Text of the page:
What’s New on Solar Energy

 

What’s New on Community Power

  • Renewable Energy Tour to Germany & the World Wind Energy Conference 2012–The Ontario Sustainable Energy Association is leading a tour to renewable energy sites in Germany June 30 to July 8 including participation in the World Wind Energy Association Conference in Bonn, and visits to a biogas plant, a wind turbine manufacture, community-owned wind turbines, a leading research institute on grid integration, and a solar power plant. . .
  • Aaron Bartley: Community Power vs. the Kochs–In Germany, where the stranglehold of corporate energy has been loosened, renewables now comprise 20 percent, of national energy production, thanks to national policies such as feed-in tariffs which guarantee a stable price for power produced by wind, solar and geothermal systems. More than half of German energy is now produced in decentralized sites like homes, farms and community co-ops. This trend toward distributed generation conflicts directly with the corporate energy paradigm of centralized control. The German model shows that national policies can have a transformative impact that both increases overall renewable energy production while placing ownership in the hands of farmers, small businesses and homeowners. . .
  • Mount Alexander Community Wind–Mount Alexander Community Wind is a community driven project seeking to establish a locally owned and operated wind plant to supply a significant portion of the energy needs of our Shire. Clean renewable energy will be generated to replace energy derived from burning non-renewable coal. . .

 

What’s New on Wind Energy


This feed-in tariff news update is sponsored by the , An Environmental Trust, and the David Blittersdorf Family Foundation in cooperation with the Institute for Local Self-Reliance. The views expressed are those of Paul Gipe and are not necessarily those of the sponsors.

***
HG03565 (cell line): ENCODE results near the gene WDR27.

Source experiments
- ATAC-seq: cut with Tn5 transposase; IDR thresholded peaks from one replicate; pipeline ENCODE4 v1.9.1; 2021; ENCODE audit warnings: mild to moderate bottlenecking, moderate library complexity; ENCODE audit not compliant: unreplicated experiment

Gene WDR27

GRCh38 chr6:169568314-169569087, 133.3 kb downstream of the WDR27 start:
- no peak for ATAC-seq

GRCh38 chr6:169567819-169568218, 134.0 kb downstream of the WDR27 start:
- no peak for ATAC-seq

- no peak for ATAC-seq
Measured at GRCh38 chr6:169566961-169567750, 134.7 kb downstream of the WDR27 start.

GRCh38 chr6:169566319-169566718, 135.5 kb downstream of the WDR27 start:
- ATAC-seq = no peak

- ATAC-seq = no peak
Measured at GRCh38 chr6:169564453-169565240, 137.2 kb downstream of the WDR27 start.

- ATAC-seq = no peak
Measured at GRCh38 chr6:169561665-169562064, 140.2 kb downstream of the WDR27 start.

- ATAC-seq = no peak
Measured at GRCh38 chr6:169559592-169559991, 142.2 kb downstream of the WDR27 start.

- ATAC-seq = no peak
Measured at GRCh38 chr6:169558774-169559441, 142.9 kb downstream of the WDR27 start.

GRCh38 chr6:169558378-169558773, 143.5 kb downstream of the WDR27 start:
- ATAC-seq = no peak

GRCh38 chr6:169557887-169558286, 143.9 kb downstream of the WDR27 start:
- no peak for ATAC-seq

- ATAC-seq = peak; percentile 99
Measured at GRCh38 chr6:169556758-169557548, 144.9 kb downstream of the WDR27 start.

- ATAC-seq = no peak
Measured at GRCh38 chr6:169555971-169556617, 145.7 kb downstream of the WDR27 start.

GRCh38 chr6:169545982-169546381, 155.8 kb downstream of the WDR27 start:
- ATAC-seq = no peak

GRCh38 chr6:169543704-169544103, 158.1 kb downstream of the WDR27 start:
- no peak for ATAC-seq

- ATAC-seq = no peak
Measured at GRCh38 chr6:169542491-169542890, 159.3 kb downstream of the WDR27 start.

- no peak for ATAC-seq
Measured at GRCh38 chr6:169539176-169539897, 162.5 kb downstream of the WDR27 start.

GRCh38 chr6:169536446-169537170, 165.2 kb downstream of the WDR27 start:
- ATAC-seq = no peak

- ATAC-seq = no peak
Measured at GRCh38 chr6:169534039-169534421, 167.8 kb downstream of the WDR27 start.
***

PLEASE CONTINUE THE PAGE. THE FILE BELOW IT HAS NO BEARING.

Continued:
Israeli Desert Yields a Harvest of Energy

By ISABEL KERSHNER

KETURA, Israel — Arriving at this bone-dry kibbutz in the Arava Desert late one afternoon in August 2006, Yosef Abramowitz, a social activist, Jewish educator and multimedia entrepreneur from Boston, opened the door of his van and was hit by a wall of heat.

 

“The sun was setting, but it was still burning,” he said. “I remember the sensation.”

Later, unable to sleep, he rose about 5 a.m. and stepped outside as the sun was coming up over the mountains of Jordan. “It was so hot already,” he recalled. “I said to myself, ‘This whole place must work on solar power.’ ”

Then he found out that was not true.

So Mr. Abramowitz, who had spent six months at Ketura in the early 1980s as part of a Young Judaea program, quickly abandoned his plans to spend a quiet family sabbatical with his wife and children in southern Israel. Instead, he went into partnership with Ed Hofland, a businessman from the kibbutz, and David Rosenblatt, an investor and strategist from New Jersey, to found the Arava Power Company, now the leading commercial developer of solar power in Israel.